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Childcare in Israel: Adoption, Foster Care and Orphanages

Illustration by Tim Bower

Adoption in Israel

People often ask about adopting a child from Israel. The short answer is: You can’t. Israel, like many other countries, does not allow their children to be “adopted out” to foreign countries.

Adoption in Israel by non-Israeli citizens is rare and is possible only through the Israeli Central Agency for International Adoption. Adoptive parents must stay in Israel for the duration of the adoption process. Non-Israeli citizens can only adopt a baby or a child with special needs for whom no adoptive parents could be found in Israel. To adopt a baby in Israel, there is approximately a 5-year waiting list.  When adopting a child with special needs, there is at least a six-month wait (depending on the age of the child and the parents’ abilities).

So what if you live in Israel or move to Israel? You must be living in the country for a minimum of three years before you are allowed to formally look into adoption. In order to adopt a baby up to age 2, the parents must be Israeli citizens. Preference will be given to adoptive parents of the same religion or ethnic origin as the child. The age difference between either of the parents and the child may not be greater than 43 years. Partners whose cohabitation is not recognized by the government as a legal marriage or single parents can only adopt children with special needs.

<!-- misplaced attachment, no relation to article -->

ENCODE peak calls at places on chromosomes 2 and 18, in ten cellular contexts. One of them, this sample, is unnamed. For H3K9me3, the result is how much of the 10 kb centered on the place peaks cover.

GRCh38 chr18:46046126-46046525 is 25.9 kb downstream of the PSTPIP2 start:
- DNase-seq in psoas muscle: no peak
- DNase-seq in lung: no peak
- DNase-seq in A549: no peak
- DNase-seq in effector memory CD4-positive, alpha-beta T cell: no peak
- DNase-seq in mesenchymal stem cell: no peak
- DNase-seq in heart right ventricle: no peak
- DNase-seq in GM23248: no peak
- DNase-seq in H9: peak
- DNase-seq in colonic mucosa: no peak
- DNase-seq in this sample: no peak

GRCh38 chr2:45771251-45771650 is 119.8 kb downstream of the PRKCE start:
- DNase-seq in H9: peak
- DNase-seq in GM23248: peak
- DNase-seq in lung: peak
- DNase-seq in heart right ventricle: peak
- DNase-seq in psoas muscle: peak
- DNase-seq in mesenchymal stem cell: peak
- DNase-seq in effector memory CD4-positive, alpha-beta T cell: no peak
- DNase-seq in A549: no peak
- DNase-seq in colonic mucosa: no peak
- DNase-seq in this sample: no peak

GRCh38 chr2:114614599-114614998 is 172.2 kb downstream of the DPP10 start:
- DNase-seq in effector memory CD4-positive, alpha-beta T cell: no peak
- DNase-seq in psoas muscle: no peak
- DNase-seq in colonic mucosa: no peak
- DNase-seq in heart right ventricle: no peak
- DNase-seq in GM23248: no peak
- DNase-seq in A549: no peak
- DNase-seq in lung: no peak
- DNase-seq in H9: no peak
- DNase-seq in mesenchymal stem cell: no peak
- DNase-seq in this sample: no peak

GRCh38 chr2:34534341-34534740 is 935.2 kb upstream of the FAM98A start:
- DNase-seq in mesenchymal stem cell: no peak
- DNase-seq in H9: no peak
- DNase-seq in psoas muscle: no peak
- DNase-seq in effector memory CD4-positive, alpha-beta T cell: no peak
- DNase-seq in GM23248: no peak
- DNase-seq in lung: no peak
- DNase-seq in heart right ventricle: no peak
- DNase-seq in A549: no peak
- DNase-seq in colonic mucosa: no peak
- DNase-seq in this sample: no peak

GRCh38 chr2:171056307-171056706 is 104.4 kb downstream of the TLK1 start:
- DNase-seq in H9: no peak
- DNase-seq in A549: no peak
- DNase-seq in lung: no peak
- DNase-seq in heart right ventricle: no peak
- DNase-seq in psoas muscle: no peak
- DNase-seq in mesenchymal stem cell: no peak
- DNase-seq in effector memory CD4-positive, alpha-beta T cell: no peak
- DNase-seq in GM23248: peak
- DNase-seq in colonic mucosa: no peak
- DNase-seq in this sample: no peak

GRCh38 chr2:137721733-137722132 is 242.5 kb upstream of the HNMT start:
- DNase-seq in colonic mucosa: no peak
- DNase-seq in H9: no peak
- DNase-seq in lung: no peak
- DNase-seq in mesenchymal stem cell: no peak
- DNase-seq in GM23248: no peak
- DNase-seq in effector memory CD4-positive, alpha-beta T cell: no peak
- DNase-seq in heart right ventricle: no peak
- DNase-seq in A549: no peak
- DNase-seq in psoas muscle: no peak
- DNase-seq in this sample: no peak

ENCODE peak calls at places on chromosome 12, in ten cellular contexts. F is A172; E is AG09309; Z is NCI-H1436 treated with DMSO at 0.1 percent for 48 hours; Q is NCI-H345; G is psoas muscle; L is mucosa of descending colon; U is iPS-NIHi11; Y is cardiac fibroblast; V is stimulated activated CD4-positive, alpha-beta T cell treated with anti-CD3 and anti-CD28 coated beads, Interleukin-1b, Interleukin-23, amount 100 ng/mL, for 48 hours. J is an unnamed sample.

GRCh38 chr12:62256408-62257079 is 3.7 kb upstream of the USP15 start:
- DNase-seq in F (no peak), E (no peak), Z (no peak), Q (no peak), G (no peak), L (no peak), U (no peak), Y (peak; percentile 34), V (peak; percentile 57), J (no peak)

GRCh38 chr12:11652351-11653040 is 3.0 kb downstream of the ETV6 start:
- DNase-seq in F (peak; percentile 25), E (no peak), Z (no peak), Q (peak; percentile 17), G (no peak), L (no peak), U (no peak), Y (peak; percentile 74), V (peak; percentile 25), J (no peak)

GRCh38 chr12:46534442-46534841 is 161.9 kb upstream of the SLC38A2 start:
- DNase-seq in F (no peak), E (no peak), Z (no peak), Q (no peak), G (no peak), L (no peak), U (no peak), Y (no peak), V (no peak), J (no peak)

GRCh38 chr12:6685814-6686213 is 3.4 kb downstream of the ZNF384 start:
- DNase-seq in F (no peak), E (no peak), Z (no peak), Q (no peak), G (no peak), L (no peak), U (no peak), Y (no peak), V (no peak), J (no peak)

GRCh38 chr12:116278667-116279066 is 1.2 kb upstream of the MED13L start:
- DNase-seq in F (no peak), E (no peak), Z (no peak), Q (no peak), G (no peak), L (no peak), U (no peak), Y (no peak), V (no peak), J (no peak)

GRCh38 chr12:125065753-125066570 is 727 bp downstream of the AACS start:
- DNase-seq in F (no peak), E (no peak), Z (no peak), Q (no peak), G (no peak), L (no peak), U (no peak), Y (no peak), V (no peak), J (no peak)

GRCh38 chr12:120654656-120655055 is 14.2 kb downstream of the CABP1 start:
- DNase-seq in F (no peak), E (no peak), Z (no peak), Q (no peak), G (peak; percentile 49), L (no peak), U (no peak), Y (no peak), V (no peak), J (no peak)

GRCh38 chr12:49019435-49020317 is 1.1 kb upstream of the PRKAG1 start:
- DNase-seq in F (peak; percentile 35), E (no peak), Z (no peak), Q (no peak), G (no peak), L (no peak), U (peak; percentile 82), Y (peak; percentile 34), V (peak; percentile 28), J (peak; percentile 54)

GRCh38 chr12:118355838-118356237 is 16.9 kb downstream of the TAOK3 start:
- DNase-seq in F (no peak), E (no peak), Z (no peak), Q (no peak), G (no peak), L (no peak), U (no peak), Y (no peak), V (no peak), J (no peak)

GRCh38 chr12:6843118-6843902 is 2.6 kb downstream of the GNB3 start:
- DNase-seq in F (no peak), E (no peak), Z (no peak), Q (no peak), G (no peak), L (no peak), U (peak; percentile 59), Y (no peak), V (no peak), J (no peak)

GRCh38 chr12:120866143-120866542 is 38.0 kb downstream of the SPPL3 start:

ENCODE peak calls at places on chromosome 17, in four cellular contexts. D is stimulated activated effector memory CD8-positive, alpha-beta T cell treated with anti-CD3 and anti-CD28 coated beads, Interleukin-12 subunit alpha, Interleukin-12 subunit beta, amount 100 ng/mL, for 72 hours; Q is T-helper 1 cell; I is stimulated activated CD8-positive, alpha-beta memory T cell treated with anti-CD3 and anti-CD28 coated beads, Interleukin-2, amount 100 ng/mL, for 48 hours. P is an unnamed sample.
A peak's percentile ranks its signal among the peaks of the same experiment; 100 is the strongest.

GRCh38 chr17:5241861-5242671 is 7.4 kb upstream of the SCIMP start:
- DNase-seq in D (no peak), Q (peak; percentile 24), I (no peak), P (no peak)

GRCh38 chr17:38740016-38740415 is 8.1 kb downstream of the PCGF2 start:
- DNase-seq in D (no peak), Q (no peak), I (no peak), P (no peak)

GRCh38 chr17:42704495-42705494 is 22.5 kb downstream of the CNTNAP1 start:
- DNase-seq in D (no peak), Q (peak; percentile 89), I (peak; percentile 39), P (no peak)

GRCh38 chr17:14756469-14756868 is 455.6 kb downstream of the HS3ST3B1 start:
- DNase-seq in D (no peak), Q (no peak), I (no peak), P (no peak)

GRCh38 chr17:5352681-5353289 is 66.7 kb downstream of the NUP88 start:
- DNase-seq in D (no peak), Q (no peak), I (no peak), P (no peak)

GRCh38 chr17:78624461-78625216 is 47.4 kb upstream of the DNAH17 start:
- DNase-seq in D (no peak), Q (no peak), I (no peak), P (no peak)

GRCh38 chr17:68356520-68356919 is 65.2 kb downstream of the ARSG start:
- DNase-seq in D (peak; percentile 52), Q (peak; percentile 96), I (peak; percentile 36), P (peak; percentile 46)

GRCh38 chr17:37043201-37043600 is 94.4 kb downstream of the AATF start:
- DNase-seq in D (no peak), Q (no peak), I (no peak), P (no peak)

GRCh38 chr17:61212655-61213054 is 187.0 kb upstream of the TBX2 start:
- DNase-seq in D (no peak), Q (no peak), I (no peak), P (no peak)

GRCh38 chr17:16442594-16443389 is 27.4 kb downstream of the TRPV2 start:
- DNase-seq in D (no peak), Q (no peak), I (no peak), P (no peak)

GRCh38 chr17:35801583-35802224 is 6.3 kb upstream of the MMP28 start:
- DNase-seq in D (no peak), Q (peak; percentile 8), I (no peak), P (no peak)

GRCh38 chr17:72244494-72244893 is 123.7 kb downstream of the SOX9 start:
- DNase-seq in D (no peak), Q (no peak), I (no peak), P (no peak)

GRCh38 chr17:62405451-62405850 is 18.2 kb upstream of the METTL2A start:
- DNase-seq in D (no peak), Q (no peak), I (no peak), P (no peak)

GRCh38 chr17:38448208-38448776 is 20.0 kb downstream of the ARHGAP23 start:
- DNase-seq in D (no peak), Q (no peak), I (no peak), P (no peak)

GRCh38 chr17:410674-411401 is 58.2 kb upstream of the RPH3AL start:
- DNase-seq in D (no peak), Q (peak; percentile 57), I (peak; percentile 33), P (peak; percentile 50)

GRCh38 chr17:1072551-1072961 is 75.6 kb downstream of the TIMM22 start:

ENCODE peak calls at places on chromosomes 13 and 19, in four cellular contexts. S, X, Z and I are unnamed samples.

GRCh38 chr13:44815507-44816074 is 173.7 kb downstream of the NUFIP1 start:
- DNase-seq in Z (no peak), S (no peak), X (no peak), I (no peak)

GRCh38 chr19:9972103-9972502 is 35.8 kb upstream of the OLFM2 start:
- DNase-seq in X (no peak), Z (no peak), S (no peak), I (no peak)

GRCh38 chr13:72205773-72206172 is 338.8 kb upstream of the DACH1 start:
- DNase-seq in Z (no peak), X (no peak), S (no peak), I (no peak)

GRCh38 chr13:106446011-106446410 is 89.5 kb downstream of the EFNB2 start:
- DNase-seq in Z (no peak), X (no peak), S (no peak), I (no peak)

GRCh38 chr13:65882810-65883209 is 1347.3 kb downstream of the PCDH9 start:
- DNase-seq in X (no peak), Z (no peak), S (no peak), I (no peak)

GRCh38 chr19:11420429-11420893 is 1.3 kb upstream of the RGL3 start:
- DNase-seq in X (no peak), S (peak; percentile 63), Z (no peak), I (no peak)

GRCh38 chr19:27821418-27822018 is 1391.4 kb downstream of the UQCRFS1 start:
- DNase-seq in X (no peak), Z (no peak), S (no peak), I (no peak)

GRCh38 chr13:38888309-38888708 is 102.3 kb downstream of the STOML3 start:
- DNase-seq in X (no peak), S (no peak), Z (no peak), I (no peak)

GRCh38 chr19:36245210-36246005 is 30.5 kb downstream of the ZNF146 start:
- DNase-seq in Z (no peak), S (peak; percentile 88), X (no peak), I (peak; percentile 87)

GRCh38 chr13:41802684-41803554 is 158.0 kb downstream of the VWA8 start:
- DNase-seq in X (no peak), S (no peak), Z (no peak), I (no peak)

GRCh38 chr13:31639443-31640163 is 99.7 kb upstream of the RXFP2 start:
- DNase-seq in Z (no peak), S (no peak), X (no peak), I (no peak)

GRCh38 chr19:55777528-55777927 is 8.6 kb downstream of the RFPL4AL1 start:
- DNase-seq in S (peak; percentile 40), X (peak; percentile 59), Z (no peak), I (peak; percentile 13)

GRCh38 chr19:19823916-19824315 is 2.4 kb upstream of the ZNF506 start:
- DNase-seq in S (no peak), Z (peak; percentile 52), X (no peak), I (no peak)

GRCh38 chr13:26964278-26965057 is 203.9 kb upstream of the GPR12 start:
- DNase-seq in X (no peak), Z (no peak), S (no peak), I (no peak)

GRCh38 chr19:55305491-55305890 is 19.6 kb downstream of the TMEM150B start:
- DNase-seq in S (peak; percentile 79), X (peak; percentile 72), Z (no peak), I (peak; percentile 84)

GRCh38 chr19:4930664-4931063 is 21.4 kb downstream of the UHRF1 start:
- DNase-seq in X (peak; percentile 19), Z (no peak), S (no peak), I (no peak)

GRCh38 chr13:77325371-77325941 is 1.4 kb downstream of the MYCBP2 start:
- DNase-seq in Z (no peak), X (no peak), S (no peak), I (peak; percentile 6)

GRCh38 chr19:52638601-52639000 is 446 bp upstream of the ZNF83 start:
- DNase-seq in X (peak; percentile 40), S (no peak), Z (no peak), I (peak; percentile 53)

There are also very few children up for adoption in Israel due to strong family values and support, a very good public education system with  family planning information and education, as well as free, government subsidized, fertility treatments for couples who are trying to have their own children and would otherwise have looked into adoption.

Preference for Group Care

Infant group at Kibbutz Ramat HaShofet during the 1940s